New biodegradable, linseed straw mat hoped to transform future of Australia's agriculture and farming industries

October 16, 2012, CSIRO
CSIRO Researcher Dr Malcolm Miao with the new weed biodegradable mat.

Made from linseed straw, the CSIRO mat is 100% organic, and unlike conventional black plastic matting, completely biodegrades.

The mat has been developed as part of the 's National Weeds and Productivity Research Program, managed by the Rural Industries Research and Development Corporation (RIRDC).

Sixty million square metres of plastic weed mats are used in horticulture, gardens and parks, and homes across Australia each year but most will never completely decompose, according to environmental consulting group AgEconPlus, a partner in the research program.

Recent trials of the CSIRO weed mat showed that it safely biodegrades. Tests also show that because the linseed material retains moisture, the soil under the mat stays healthy and encourages worm activity.

The matting is made using high pressure water jets tha link the fibres together to form a compact fabric. Researchers believe it could also be made using other materials, such as hemp or banana fibre.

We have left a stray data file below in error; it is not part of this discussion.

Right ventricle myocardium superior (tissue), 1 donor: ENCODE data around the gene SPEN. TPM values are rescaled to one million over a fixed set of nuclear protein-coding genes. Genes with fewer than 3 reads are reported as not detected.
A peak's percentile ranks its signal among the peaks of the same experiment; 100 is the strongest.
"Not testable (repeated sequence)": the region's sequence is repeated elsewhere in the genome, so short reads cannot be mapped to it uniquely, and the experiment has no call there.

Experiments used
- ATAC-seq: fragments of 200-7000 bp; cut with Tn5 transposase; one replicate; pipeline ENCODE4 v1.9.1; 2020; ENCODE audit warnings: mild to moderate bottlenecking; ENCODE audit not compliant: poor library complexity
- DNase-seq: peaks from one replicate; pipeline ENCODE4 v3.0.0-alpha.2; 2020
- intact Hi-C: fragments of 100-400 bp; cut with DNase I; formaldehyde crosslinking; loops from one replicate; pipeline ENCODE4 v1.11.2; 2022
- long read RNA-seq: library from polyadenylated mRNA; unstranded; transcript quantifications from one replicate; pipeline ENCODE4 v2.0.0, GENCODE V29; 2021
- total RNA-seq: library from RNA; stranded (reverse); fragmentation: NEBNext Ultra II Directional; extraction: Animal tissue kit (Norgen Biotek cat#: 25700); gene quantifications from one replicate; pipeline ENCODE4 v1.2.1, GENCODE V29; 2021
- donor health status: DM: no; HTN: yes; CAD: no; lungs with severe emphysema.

Biodegradable weed mat developed in conjunction with Rural Industries Research and Development Corporation.

Preliminary testing by CSIRO in Geelong showed that the weed mat degraded over a few months, allowing the mat to be absorbed into the soil.

"Other benefits of the weed mat were that it effectively retains moisture, allows rainfall to soak into the soil, reduces evaporation, and boosts beneficial worm activity," Research Program Leader Dr Stuart Lucas said.

"We believe the CSIRO mat will encourage much healthier soil. Unlike other black polyethylene weed mats, which can remain underground for years, the CSIRO mat is made from and will disintegrate and compost into the soil at the end of its life," he added.

CSIRO Researcher Dr Malcolm Miao said that the technology could be a major benefit to growers involved with organic and biodynamic production across the horticultural sector as well as manufacturers and suppliers of agricultural and garden products.

"In addition to weed mats, this type of fabric may have a number of other end uses which could potentially benefit other industries. For example, we feel this fabric could be used to create the eco shopping bags of the future, minimising the use of synthetics which reusable shopping bags are currently made from," he said.

The weed mat was one of more than 50 research projects funded under the National Weeds and Productivity Research Program, which ended on 30 June 2012.

The RIRDC Weeds Program invested A$12.4 million in research aimed at improving the knowledge and understanding of weeds, as well as providing land managers with new tools to control weeds and reduce their impact on agriculture and biodiversity.

The biodegradable weed mat development requires further trialling to establish broad acre applications for a range of crops. It is not commercially available at this time.

Explore further: Warming could change South Australia's weed pests

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